SASR provides thousands of job opportunities for retail workers across the US. Their proprietary software solution, Hireflex, allows workers to find the jobs they want and, when assigned a job, provides them with directions, instructions, self-check-in, and timesheet submissions.
Challenges with bad actors
Workers were required to submit their own timesheets using either the Hireflex mobile app or by calling a central number. To combat fraud, a geofencing feature had been added to the app, but it had proven to be unreliable, resulting in a lot of manual overhead for account managers verifying timesheets. Honest workers were encountering delays in pay because a few workers abused the system.
SASR engaged Vaporware to design a solution to simplify the timesheet approval process so workers can get paid daily and realign the responsibility of verifying worker presence from the centralized office to the on-site supervisors. In addition, this would help SASR move towards centralizing timesheet and worker performance data, eliminating account managers’ reliance on manual spreadsheets.
Designing a new approach
Since SASR’s own team would be tackling the development of this initiative, we focused on what the experience should be through our Prototype service.
User Story Map
We began with a kickoff meeting to understand the users of the solution, what their goals would be, and how they might want to achieve those goals.
From there we worked with the SASR team to create a user story map. We love this method because it helps create a shared understanding between all stakeholders of all the steps needed for someone to perform a particular activity, as well as a means of prioritizing the steps and their options. In just a few short hours we had the entire process mapped out and prioritized, and ready to review. Once the initial story map was done, we walked the executive team through it, and they were able to propose a few unarticulated details.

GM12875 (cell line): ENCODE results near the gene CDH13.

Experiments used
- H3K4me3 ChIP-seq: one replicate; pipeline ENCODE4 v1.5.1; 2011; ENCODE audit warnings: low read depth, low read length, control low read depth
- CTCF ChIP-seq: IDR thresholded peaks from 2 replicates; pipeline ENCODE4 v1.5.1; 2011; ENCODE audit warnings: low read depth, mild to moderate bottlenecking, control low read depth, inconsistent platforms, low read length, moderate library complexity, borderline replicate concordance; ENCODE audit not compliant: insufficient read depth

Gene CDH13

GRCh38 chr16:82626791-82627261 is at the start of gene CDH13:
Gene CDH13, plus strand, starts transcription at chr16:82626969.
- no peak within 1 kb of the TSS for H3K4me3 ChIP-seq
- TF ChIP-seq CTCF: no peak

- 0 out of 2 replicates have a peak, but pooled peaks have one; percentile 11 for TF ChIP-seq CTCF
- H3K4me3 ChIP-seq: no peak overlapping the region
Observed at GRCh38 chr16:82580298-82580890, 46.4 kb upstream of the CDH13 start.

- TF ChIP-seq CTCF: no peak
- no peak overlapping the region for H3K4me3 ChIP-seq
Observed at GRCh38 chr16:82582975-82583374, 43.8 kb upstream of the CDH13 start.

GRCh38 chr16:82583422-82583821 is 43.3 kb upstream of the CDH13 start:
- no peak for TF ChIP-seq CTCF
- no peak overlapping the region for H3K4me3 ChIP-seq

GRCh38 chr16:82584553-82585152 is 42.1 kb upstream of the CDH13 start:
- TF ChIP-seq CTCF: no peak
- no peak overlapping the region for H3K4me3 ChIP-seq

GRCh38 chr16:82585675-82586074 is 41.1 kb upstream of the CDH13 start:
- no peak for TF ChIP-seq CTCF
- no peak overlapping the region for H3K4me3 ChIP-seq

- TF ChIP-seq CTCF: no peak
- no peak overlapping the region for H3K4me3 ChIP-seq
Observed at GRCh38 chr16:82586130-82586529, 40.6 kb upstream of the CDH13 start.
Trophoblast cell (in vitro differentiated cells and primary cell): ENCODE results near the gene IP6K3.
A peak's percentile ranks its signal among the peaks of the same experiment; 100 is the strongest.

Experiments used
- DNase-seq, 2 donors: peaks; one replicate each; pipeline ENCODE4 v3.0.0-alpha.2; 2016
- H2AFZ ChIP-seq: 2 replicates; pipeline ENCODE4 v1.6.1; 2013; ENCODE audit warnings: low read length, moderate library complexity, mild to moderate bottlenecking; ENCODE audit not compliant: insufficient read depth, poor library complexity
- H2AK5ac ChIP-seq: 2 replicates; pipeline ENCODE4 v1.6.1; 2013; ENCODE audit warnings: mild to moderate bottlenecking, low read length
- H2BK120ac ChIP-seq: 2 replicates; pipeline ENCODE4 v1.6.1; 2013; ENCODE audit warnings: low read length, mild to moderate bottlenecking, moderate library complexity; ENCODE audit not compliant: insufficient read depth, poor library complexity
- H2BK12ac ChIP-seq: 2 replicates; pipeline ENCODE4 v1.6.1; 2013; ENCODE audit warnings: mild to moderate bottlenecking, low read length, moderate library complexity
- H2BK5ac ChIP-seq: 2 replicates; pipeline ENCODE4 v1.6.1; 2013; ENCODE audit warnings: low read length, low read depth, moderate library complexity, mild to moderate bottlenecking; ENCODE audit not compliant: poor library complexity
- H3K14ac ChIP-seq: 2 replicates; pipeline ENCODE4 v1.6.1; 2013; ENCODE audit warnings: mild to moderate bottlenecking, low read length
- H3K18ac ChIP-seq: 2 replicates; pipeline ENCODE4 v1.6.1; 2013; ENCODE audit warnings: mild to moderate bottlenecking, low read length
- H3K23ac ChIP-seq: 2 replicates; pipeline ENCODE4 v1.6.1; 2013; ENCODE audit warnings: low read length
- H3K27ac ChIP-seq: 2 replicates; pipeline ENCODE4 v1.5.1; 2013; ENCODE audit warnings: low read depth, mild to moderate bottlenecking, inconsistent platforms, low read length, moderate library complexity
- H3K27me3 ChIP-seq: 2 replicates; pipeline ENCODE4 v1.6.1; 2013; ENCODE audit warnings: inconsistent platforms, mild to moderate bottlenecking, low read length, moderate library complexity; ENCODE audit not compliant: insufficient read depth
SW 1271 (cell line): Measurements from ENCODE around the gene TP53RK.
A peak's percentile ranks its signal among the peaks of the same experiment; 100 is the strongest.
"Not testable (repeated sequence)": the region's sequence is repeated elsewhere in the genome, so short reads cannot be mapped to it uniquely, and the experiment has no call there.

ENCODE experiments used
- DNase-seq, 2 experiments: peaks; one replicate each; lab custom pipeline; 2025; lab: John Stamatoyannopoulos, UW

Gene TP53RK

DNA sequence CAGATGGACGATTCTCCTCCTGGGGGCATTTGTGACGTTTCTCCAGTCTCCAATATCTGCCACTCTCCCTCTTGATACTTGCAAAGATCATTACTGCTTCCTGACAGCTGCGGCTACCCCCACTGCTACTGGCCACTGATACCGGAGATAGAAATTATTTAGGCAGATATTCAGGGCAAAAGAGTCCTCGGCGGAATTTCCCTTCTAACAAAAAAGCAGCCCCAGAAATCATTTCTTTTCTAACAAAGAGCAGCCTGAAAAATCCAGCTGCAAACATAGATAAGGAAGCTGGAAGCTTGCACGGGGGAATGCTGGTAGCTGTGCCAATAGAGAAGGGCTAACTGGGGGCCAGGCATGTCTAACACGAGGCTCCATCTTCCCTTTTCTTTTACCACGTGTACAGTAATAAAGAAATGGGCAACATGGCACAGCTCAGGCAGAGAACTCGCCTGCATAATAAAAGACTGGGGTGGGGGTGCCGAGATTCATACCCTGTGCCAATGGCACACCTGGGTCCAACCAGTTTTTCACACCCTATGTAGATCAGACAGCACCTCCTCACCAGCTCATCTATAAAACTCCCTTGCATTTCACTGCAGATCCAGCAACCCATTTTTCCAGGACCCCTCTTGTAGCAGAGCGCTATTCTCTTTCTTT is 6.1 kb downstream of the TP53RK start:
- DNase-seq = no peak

After the initial creation of the story map, we digitized it and kept it up-to-date throughout the project. As new questions arose, we captured and addressed them on the story map, and it became one of the resources for SASR’s dev team.
Low-fidelity interactive prototype
Based on the user story map we had created with the SASR team, we were able to create a rough interactive prototype covering the end-to-end experience within just a few days so we could get quick initial feedback from SASR.
By having a working prototype in hand—literally—the team at SASR was able to get a real sense of how the app would work. Many ideas were validated, and we learned about some that needed a different approach and made quick adjustments to try out different solutions.
We even learned about a few new requirements, which were easily incorporated into the prototype. By the end of the first week, we had a flow and feature set that all stakeholders understood and agreed upon.
High-fidelity design details & specifications
During the second week, we focused on polishing the visual design of the solution and addressed all known edge cases (like handling workers that don’t return from breaks).
Our goal was to get the design to a point where the development team had all the information they needed to build the app as efficiently as possible. In addition to an interactive prototype, we provided detailed user flows, business logic, and visual design specifications.
In less than two weeks we helped SASR go from problem to a developable specification that had been tested and revised.
Rather than needing to do an expensive and lengthy rebuild of their existing applications and processes, our design approach allowed SASR to create a separate application on top of their existing platform that is now being tested in the field through pilot programs.